Transatlantic Solutions to Sea Level Rise Adaptation:
Moving Beyond the Threat

October 30-31, 2013; Old Dominion University in Norfolk, Virginia.

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Sea Level Rise and the Political Challenges to Adaption

Glen Sussman
Political Sciences, Old Dominion University, Norfolk, VA, USA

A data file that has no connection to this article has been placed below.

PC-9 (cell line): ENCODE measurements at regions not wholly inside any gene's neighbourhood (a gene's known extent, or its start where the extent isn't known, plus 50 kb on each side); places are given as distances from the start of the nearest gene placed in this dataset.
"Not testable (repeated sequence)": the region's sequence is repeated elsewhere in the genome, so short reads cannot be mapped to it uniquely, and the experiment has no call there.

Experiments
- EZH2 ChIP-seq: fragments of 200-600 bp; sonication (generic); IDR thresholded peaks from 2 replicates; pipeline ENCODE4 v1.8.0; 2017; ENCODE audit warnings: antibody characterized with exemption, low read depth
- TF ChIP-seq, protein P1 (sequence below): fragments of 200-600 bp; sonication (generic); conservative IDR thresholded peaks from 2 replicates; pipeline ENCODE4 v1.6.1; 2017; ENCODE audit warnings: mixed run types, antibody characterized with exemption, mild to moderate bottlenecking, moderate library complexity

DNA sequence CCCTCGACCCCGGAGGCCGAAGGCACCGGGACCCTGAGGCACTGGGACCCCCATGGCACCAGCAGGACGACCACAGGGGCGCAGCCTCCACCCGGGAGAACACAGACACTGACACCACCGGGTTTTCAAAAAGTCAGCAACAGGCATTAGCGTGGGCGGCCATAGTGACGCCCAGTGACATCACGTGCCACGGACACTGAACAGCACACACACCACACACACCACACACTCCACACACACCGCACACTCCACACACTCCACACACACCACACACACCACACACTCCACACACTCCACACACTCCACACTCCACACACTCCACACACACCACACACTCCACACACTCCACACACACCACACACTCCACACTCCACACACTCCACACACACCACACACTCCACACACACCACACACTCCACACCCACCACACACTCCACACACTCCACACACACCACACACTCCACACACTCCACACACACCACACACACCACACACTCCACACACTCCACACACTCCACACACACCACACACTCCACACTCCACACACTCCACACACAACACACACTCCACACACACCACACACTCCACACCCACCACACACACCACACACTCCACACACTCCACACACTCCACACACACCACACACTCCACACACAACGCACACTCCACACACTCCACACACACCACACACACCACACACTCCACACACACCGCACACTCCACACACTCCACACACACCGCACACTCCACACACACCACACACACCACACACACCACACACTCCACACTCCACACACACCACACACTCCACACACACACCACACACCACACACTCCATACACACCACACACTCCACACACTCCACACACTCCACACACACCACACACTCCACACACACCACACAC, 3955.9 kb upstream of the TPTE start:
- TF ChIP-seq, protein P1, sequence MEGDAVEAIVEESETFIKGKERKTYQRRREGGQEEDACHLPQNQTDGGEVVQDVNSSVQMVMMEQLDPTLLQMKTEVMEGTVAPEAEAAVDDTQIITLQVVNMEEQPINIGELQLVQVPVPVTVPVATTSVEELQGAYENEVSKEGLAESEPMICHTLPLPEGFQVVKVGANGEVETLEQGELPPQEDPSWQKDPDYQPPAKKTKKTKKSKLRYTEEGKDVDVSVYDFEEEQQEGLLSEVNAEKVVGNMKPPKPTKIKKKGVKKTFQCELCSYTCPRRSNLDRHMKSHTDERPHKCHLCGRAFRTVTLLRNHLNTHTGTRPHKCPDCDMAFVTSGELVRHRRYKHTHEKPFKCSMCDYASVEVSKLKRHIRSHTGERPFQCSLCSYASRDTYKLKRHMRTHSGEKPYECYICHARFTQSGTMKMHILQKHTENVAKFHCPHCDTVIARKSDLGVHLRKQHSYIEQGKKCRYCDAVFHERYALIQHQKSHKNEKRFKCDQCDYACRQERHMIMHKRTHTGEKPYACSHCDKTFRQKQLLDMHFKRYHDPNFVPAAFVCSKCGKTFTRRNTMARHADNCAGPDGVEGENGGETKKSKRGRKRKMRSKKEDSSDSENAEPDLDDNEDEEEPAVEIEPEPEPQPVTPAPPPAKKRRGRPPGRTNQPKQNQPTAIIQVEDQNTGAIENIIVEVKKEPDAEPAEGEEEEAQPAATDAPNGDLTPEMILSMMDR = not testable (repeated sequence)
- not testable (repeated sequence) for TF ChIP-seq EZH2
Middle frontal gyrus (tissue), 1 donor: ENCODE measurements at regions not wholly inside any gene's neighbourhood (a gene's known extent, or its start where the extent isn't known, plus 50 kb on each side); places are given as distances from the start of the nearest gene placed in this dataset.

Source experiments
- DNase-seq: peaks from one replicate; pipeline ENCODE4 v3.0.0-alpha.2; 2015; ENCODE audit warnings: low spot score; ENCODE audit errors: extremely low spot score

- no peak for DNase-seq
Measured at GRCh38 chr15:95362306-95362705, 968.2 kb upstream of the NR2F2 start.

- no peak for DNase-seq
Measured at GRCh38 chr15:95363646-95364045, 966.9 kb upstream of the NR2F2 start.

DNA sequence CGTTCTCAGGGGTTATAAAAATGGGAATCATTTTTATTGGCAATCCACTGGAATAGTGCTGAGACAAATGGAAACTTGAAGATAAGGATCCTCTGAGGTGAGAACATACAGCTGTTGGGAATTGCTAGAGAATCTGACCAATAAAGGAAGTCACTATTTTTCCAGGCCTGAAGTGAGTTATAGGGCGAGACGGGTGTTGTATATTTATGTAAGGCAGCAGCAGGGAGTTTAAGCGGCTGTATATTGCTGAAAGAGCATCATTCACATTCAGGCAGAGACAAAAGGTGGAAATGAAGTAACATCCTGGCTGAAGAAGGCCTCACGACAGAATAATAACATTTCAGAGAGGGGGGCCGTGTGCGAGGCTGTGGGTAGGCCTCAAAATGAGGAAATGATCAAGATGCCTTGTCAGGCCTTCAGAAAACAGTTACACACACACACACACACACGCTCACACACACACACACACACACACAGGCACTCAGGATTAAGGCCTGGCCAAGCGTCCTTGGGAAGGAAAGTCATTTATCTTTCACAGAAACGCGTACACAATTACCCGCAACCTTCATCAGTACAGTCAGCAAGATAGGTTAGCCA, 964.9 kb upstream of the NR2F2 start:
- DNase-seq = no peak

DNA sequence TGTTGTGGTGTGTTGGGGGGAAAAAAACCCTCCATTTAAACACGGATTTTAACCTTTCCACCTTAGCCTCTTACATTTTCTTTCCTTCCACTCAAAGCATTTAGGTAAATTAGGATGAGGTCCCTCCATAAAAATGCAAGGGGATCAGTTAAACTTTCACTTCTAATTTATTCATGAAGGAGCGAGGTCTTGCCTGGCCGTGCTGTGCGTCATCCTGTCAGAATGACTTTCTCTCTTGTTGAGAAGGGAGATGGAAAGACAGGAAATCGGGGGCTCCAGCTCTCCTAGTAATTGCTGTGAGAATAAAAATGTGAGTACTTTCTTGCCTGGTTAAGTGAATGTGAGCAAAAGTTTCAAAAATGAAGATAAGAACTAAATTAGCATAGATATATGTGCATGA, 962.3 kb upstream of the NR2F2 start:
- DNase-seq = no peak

Rising seas pose a threat to coastal communities from residential to commercial properties to educational and industrial sites as well as military installations. Adapting to sea level rise will involve the participation of a variety of stakeholders but they face several political challenges. In order to focus on adaption strategies within or between countries, it is first necessary to frame the issue of sea level rise in terms of the “science and politics problem.” It is difficult to speak about the issue of sea level rise without making reference to climate change, an issue that has become politicized especially in the United States. Climate science has a long history dating back to the “greenhouse pioneers” who warned about the association of a warming planet and the buildup of greenhouse gases. During the 19th and 20th centuries through the first decade of the 21st century, the scientific community has informed us that human activities are a major driver of contemporary climate change and its consequences including sea level rise. Politics plays a significant role in the climate policy-making process. How do we integrate the findings of scientific research and self-interests that drive politics? Policy-makers are influenced by their partisan and ideological perspectives, electoral politics, constituency interests, and pressure from business and industry (in this case, the fossil fuel industry). Because of a fear of more government intrusion and more regulations, U.S. leadership, in particular, has been thwarted by entrenched economic interests, conservative ideologues, and an obstructionist House of Representatives. Consequently, adaption strategies to address sea level rise will require a broad and effective coalition of stakeholders within and between countries that will include federal, state, and local officials, citizens, and the scientific community.